10/08/2012 11:17 am ET Updated Dec 06, 2017

McDonald's Mega Millions Pool Still Seeks Jackpot From Co-Worker Mirlande Wilson

A pool of McDonald's Mega Millions players still believes coworker Mirlande Wilson made like the Hamburglar and stole all the winnings. Now the group is taking its beef to court.

Fourteen employees from a Baltimore-area Golden Arches are suing Wilson for their share of the $218.6 million lottery ticket, reports the Baltimore Sun.

The complaint hinges on whether Wilson actually had the winning ticket and whether she schemed to keep from sharing the prize with her fellow Big Mac slingers, as agreed upon. She briefly made headlines in April when she claimed a winning ticket and then said she lost it.

Three Maryland educators dubbing themselves "The Three Amigos" later stepped forward to claim the prize. Lottery officials declared them the legitimate winners and Wilson's actions were dismissed as a hoax.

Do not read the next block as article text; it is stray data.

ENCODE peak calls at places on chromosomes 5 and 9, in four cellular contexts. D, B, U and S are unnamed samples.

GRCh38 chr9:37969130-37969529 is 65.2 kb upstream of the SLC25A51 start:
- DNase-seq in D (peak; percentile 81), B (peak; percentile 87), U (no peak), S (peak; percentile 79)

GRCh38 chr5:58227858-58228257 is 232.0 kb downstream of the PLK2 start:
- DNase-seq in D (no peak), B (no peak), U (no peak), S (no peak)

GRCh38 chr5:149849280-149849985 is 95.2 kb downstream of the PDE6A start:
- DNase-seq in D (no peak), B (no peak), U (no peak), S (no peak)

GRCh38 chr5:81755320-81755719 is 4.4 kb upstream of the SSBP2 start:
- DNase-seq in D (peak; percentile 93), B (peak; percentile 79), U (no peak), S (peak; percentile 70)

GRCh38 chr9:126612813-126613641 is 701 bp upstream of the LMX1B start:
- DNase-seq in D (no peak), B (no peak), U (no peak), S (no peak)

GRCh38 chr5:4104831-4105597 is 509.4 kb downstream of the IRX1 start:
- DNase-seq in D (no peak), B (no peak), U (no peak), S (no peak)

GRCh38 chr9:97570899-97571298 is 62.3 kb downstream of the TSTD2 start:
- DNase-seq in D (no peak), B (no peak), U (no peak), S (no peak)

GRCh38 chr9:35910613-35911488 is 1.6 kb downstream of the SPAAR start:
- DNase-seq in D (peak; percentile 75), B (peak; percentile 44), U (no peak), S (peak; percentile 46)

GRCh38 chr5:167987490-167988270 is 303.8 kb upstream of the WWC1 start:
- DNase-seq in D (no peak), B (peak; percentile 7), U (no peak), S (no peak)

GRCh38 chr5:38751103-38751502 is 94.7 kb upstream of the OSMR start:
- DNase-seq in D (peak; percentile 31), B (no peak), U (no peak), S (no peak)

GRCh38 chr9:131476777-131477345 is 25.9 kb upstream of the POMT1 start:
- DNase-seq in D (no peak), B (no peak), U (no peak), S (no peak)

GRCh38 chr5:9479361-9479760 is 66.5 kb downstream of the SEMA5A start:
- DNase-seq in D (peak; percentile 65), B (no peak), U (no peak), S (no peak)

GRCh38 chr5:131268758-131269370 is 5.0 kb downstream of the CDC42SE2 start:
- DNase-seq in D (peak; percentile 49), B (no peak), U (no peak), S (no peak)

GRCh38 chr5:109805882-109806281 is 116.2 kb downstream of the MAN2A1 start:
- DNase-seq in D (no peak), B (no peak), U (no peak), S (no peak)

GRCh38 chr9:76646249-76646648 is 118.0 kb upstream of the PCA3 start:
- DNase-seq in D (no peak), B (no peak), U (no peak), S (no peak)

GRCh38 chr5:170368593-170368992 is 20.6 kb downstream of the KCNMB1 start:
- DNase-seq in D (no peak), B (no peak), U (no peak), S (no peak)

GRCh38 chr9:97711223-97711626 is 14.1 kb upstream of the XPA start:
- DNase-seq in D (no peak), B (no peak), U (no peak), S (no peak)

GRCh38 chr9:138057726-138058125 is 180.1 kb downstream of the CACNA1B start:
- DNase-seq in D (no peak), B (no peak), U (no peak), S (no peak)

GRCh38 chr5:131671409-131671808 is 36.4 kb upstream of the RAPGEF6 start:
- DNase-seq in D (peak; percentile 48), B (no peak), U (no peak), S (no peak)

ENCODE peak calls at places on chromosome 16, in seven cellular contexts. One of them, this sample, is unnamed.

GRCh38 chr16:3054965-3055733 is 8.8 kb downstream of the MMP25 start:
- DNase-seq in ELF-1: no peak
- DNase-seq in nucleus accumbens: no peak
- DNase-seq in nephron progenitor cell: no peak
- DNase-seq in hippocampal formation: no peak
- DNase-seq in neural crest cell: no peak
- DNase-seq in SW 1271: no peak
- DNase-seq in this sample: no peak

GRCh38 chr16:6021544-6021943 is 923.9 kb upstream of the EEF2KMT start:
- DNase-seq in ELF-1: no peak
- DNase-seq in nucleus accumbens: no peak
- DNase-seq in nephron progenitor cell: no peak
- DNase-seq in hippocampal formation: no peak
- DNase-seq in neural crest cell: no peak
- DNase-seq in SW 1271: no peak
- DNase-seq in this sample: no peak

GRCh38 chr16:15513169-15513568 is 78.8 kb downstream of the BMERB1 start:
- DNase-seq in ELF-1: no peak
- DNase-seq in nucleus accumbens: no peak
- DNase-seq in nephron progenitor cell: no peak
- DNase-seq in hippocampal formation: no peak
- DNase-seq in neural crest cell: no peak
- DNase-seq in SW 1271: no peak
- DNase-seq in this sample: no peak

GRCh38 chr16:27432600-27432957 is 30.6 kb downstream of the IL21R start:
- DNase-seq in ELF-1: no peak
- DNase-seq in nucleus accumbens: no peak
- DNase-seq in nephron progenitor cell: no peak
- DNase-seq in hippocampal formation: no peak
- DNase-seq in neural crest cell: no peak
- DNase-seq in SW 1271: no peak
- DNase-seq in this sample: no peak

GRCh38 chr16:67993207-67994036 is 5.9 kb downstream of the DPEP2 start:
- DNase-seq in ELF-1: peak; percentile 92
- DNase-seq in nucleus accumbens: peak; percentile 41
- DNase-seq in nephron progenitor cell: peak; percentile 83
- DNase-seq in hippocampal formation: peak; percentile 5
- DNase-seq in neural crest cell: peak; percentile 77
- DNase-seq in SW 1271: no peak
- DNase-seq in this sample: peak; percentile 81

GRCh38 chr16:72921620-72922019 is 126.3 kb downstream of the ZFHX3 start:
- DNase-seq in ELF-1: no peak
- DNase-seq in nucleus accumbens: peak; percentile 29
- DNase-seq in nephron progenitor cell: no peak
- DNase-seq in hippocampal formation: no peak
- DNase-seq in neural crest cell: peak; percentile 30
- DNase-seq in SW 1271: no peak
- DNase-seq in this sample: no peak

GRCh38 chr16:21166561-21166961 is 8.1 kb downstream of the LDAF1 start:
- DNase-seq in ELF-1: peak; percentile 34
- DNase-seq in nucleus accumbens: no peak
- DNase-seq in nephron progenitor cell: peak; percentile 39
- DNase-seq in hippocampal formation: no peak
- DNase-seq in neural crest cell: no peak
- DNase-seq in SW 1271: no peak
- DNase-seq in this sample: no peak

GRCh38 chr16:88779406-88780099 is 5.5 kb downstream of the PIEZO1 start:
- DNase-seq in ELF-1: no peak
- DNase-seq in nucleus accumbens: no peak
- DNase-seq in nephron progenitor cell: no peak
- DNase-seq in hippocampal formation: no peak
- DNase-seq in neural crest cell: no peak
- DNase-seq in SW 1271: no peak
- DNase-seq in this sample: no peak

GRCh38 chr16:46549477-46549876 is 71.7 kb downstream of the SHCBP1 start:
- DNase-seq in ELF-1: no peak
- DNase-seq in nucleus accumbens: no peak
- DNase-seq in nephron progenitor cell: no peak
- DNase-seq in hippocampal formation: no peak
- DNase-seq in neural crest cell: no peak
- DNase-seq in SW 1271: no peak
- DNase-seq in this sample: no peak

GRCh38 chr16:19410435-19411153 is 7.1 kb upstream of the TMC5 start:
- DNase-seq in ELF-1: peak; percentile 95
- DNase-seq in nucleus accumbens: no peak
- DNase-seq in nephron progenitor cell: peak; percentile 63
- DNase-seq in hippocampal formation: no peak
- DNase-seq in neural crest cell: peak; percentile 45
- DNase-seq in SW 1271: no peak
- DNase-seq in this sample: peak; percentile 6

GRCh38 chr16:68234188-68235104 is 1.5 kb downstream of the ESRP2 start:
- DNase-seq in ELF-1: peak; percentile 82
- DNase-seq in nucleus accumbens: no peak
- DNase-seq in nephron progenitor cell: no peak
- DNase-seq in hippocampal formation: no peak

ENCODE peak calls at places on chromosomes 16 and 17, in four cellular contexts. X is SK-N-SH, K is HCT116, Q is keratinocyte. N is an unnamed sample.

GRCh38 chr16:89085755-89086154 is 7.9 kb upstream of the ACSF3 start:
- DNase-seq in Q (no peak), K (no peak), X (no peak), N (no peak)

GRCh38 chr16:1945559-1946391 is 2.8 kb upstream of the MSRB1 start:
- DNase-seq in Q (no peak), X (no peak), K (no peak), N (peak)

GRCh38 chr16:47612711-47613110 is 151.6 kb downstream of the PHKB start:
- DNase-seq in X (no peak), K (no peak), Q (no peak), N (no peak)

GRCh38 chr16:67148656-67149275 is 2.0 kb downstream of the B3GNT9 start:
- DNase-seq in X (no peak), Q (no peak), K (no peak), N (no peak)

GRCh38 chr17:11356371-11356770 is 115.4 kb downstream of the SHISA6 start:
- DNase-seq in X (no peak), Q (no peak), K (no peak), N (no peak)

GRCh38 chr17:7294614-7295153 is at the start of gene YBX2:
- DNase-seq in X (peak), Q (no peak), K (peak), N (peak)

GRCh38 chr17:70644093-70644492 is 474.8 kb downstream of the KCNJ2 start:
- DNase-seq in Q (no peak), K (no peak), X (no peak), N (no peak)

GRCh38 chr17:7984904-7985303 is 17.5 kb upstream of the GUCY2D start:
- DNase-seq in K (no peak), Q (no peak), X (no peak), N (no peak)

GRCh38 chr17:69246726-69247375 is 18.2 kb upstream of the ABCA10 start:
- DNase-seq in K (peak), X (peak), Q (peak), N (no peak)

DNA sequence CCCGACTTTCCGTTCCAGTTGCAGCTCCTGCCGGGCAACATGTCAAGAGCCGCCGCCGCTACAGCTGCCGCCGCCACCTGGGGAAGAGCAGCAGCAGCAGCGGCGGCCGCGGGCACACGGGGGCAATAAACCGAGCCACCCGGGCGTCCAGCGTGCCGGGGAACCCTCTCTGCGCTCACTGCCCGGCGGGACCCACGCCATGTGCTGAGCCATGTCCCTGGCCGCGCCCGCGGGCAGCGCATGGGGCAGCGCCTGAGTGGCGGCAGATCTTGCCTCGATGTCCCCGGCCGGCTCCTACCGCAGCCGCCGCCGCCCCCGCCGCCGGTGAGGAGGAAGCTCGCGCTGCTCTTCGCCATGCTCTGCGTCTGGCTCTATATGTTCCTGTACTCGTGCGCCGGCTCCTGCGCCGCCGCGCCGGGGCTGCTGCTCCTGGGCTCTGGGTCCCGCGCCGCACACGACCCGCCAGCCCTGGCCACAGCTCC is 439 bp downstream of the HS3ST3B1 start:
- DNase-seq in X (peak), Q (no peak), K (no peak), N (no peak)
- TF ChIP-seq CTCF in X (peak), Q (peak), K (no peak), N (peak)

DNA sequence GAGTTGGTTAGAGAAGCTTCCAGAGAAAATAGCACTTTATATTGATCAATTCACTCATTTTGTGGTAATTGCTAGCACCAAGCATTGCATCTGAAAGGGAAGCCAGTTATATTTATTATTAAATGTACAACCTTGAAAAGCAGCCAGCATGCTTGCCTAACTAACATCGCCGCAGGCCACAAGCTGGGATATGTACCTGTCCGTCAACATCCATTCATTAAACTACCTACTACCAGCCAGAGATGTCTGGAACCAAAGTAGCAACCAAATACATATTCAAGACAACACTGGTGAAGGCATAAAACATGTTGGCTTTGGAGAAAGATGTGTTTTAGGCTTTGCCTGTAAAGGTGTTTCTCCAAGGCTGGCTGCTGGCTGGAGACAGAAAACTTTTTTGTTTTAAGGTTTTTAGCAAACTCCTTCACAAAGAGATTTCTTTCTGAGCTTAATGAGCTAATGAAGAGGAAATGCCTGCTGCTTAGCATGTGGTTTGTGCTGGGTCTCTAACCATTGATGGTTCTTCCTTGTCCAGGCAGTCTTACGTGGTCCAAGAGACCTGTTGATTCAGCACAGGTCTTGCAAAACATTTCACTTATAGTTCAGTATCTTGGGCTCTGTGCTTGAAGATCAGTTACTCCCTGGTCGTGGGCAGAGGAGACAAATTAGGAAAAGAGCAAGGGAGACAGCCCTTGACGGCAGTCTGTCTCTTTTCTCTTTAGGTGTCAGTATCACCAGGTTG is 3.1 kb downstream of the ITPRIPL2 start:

But the McDonald's workers assert in the suit that Wilson did hold the winning ticket and orchestrated an elaborate ruse to recruit the educators to cash it, notes Courthouse News. After doling out smaller shares to them and her lawyer, she would have a much larger share to keep for herself, the suit contends.

Lately, Maryland has been a hotbed of alleged lottery fraud. Reports emerged in September of Hyattsville resident Ramon Ortiz, an undocumented worker from Guatemala, suing a coworker for claiming his $1 million lottery jackpot. He says Rosa Lopez was cashing his ticket as a favor because he had no Social Security number and was supposed to give him the winnings.

The alleged deceit in the McDonald's case appears more complicated. Dominique Gourdet, listed as the lead plaintiff in court records, says he was Wilson's live-in boyfriend at the time and she confessed all: She had the winning ticket and showed him pictures of it on her cell phone. And she conspired with the educators and her lawyer to claim a heftier share of that one ticket. In total, the payout for that winning number across the country was $656 million.

Both Wilson and Lottery officials dismissed the accusations to the Sun.



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